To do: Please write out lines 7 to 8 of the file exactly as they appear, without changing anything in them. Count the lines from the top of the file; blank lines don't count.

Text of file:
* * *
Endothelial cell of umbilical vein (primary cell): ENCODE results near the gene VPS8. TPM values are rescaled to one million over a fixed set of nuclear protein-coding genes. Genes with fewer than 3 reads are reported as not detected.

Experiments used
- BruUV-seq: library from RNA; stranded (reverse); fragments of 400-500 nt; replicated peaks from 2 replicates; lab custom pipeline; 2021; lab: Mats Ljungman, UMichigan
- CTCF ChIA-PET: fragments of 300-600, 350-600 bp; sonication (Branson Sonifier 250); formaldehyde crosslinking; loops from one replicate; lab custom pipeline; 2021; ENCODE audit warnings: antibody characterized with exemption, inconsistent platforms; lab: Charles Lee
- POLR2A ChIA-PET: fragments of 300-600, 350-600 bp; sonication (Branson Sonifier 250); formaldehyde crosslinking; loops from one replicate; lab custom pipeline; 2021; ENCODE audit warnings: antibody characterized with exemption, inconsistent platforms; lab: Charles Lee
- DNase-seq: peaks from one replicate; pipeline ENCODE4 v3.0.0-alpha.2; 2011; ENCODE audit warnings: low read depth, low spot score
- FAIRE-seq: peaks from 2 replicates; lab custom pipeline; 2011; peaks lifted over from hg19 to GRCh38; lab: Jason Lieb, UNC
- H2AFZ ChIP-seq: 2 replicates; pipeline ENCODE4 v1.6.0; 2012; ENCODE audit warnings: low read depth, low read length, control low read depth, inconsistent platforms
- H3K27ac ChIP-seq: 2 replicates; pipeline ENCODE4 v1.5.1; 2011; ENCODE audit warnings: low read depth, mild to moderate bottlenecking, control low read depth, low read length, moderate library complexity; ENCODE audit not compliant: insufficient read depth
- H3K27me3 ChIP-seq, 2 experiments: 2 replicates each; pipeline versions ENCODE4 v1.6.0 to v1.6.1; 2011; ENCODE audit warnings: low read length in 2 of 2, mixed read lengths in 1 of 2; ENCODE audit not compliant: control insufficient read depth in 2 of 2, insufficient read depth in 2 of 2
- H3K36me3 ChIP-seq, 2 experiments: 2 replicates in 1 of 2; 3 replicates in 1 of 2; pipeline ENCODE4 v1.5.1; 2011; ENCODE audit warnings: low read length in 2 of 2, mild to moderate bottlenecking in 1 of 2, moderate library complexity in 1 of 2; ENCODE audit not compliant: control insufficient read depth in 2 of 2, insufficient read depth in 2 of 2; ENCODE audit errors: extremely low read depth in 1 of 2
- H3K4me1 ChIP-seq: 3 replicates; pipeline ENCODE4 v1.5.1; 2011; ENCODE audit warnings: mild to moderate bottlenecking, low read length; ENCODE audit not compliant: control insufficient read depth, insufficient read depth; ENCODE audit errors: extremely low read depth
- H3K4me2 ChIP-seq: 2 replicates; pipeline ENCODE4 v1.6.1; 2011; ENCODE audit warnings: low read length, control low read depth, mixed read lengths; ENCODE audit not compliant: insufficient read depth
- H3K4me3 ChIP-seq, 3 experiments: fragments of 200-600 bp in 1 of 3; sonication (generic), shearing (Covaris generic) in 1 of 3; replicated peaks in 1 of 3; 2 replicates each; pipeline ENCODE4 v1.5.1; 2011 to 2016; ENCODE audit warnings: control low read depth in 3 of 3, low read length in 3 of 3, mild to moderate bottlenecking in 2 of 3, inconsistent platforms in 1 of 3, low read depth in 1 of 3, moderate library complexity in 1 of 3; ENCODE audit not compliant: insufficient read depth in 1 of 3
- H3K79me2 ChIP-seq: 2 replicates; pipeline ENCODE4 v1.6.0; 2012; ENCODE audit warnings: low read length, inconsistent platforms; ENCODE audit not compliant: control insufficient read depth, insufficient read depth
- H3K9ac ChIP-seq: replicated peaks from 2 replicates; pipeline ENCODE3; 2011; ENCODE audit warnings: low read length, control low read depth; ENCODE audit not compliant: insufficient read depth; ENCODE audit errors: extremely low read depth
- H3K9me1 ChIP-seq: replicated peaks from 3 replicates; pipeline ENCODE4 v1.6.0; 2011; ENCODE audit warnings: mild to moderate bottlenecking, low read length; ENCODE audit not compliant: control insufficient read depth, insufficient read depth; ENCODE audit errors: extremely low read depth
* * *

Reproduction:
- FAIRE-seq: peaks from 2 replicates; lab custom pipeline; 2011; peaks lifted over from hg19 to GRCh38; lab: Jason Lieb, UNC
- H2AFZ ChIP-seq: 2 replicates; pipeline ENCODE4 v1.6.0; 2012; ENCODE audit warnings: low read depth, low read length, control low read depth, inconsistent platforms